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The Global Military Aviation MRO Market 2012–2022
North America to continue to dominate the market
A significant number of countries are investing in the development of their domestic military aviation MRO capabilities by establishing strategic alliances and technology transfer agreements with established global manufacturers. In addition to improving the indigenous capabilities of a domestic firm, this provides foreign companies with an opportunity to cater to a new market. This is especially true in today's economic scenario when companies are looking to maximize efficiencies and cut costs.
In some countries in Asia-Pacific and Latin America, laws do not favor indigenous MRO third party providers including customs duty on the import of spares affecting the industry in India. Aircraft components are mostly imported by service providers and usually incur a customs charge at the rate of 25.40% with it going up to 100% for some equipment. The current rate of indirect taxes on other MRO activities is also quite high, making them uncompetitive as customs duty is exempt on parts imported for MRO of aircraft subject to specified conditions which, if not satisfied, would impose customs duty in the range of 19% to 27% on the imported parts.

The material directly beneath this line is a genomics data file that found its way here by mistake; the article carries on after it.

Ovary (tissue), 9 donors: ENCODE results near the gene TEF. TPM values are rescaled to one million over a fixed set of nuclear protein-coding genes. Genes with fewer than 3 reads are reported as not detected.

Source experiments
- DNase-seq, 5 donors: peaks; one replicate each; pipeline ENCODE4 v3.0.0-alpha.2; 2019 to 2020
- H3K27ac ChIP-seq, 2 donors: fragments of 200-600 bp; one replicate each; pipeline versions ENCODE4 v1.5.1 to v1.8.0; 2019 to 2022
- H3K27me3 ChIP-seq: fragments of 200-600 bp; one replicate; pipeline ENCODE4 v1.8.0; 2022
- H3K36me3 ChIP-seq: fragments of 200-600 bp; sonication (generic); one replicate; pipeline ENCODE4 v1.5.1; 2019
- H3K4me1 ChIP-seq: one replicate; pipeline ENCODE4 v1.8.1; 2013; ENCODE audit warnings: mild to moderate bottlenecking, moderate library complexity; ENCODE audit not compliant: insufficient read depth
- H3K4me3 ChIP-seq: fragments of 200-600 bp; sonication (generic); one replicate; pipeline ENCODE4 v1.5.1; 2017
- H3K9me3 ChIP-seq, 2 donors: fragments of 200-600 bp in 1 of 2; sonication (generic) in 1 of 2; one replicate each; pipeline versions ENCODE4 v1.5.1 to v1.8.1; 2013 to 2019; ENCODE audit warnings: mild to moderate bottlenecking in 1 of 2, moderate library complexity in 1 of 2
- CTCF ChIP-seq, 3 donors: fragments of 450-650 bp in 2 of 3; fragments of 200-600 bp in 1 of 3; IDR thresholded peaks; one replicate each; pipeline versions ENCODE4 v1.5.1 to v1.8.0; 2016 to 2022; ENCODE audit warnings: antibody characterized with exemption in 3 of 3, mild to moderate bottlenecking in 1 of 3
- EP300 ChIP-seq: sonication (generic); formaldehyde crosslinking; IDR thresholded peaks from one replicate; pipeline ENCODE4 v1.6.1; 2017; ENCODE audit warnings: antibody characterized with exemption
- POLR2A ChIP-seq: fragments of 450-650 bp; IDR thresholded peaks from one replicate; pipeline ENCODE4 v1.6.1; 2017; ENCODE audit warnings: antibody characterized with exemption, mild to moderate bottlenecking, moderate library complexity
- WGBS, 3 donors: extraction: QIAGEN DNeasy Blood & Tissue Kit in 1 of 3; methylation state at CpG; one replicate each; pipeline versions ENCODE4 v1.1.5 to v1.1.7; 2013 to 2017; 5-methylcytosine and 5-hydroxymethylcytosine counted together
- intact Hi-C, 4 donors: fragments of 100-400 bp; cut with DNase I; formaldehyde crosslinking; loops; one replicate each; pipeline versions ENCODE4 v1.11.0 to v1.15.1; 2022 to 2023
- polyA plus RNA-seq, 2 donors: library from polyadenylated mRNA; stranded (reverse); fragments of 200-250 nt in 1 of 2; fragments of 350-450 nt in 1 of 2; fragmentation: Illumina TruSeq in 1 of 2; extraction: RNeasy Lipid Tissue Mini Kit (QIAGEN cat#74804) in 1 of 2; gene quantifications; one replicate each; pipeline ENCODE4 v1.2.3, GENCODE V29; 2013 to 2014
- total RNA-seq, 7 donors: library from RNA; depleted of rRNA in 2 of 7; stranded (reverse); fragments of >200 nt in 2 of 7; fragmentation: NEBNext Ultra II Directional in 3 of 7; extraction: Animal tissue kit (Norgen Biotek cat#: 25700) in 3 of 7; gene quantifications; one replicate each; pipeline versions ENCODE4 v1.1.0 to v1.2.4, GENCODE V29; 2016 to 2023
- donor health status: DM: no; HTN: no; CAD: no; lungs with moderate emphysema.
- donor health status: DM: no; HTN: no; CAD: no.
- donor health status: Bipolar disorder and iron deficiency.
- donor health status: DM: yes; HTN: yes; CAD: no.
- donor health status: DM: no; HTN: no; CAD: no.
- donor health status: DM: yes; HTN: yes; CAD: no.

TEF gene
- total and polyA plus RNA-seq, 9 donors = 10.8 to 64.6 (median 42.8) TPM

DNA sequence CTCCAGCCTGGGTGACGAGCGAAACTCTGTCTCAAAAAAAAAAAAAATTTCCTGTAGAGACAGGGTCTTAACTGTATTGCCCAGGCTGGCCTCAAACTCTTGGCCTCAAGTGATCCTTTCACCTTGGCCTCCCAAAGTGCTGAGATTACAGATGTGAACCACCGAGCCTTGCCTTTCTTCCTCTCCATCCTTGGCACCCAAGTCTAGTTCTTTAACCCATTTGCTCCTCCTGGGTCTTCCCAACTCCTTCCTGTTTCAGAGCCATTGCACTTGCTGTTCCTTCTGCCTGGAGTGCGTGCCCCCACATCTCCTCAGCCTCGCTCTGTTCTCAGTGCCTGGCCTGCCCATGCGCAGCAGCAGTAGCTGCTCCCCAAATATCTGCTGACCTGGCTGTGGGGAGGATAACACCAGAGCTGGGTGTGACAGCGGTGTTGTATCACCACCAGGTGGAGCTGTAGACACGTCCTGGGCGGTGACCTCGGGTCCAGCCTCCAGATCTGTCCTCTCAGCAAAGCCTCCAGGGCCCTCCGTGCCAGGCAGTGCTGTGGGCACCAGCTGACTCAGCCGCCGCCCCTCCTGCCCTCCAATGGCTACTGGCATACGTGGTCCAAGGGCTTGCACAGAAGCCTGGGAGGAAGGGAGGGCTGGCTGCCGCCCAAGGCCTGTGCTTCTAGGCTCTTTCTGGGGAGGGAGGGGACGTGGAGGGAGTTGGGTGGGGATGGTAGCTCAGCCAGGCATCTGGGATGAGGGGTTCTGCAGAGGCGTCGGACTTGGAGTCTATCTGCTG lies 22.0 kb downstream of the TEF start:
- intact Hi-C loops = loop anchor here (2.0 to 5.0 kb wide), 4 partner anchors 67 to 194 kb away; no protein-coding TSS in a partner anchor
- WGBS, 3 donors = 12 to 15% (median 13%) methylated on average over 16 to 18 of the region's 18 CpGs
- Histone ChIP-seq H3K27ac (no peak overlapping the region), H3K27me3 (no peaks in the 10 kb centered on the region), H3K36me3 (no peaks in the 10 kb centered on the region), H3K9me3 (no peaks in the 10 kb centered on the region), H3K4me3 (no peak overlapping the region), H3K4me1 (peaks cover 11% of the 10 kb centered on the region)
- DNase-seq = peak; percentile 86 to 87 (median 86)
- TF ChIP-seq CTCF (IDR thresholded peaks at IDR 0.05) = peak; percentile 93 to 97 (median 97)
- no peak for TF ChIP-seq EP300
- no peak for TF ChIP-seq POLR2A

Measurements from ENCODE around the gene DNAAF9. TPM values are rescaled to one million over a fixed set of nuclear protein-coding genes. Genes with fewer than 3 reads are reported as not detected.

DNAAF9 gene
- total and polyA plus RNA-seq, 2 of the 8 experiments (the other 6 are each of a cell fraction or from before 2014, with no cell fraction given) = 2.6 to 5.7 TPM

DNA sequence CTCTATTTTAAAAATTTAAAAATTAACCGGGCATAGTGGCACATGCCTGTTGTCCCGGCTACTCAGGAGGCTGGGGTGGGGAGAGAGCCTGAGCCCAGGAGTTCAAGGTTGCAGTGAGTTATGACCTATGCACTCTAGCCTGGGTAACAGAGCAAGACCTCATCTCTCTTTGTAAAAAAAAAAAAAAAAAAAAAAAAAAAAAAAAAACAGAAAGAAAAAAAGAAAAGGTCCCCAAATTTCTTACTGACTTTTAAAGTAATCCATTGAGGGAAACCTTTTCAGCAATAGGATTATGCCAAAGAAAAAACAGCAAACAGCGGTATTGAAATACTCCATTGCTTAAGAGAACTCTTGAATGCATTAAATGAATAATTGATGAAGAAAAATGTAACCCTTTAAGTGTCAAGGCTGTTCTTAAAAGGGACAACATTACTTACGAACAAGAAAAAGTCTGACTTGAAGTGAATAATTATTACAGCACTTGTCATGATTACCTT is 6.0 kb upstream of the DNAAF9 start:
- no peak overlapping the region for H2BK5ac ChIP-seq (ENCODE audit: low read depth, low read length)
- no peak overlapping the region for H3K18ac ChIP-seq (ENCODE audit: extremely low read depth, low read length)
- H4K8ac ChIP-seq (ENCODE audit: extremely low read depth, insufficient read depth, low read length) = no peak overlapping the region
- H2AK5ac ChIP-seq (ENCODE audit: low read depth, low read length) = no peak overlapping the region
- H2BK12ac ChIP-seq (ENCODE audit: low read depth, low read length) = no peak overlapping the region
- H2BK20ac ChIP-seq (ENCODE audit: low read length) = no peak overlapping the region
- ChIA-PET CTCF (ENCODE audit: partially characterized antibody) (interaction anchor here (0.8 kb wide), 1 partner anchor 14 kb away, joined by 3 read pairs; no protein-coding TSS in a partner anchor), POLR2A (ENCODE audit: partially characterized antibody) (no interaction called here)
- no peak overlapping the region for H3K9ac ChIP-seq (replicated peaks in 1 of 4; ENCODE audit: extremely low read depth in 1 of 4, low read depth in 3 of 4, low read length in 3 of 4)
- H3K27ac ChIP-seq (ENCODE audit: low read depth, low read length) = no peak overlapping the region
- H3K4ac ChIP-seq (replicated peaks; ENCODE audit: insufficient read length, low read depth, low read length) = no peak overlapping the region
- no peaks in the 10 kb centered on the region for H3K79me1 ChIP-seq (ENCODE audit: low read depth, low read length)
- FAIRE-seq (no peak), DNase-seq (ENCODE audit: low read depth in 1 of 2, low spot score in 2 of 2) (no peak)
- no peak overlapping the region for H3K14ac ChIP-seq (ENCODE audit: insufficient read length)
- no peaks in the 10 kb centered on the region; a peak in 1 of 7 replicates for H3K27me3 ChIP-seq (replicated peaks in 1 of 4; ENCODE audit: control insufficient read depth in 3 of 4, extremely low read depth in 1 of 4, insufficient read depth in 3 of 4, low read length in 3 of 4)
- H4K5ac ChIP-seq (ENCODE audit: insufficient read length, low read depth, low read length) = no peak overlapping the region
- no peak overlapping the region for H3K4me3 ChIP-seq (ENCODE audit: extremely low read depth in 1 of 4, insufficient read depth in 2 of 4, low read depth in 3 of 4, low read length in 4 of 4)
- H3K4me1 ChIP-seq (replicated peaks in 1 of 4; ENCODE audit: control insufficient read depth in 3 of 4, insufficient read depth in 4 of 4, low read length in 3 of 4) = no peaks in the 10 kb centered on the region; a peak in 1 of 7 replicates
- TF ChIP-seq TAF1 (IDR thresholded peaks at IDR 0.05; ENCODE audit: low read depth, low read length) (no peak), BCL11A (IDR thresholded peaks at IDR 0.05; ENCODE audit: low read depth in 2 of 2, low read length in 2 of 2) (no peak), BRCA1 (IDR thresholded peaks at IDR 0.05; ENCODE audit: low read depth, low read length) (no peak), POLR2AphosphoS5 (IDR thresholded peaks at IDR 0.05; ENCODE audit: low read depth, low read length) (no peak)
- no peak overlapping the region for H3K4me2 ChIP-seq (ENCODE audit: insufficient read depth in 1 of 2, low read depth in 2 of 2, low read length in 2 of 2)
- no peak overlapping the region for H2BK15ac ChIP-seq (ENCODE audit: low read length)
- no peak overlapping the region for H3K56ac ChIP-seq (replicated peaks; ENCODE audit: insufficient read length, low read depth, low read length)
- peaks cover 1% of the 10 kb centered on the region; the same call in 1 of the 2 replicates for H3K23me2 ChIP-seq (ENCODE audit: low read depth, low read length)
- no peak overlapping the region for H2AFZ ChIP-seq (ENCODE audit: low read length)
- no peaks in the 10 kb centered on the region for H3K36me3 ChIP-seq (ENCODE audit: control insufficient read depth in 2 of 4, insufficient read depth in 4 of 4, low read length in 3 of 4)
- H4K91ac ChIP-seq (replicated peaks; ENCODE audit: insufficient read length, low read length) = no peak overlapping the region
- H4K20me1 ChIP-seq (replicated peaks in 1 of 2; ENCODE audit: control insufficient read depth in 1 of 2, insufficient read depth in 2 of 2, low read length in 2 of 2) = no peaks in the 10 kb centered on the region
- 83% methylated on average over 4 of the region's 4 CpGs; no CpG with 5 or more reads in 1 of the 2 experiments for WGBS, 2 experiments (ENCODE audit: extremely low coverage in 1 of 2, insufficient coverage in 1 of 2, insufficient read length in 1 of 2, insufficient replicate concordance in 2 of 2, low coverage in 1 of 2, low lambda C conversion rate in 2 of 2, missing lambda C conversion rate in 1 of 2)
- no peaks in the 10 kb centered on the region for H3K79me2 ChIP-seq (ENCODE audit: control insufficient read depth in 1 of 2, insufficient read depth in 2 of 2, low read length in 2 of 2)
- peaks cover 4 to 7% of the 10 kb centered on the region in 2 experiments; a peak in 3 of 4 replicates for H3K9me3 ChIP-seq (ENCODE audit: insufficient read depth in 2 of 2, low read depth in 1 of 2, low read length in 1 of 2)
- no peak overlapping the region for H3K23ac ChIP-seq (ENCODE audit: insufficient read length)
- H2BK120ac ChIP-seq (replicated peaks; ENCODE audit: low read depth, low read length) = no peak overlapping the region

Though the global military aviation MRO industry is rising, it is currently facing a significant challenge in terms of skilled manpower to carry out the work efficiently. This shortage is now restricting companies in the amount of work they can take on which is primarily due to the lack of in-house training programs which is further attributed to the MRO industry moving away from traditional apprenticeship programs in an effort to cut costs. A good example of the shortage of skilled personnel is the Canadian military helicopter MRO market which is witnessing a public bias against manual labor as a career choice and many youngsters are now opting for other vocations such as computer technology.
Over the extended life of a military system or platform, the sustainment, repair and overhaul phase represents approximately 60-80 percent of the entire system lifecycle. With continued focus on outsourcing military aviation MRO activities, private OEMs are being asked to assume responsibility for the total care of these systems and platforms, even as cost pressures are increasing and resources are limited. Due to these factors, the military aviation MRO industry still faces significant challenges in resource allocation, information management and service management while delivering required MRO services for a component or an entire platform.
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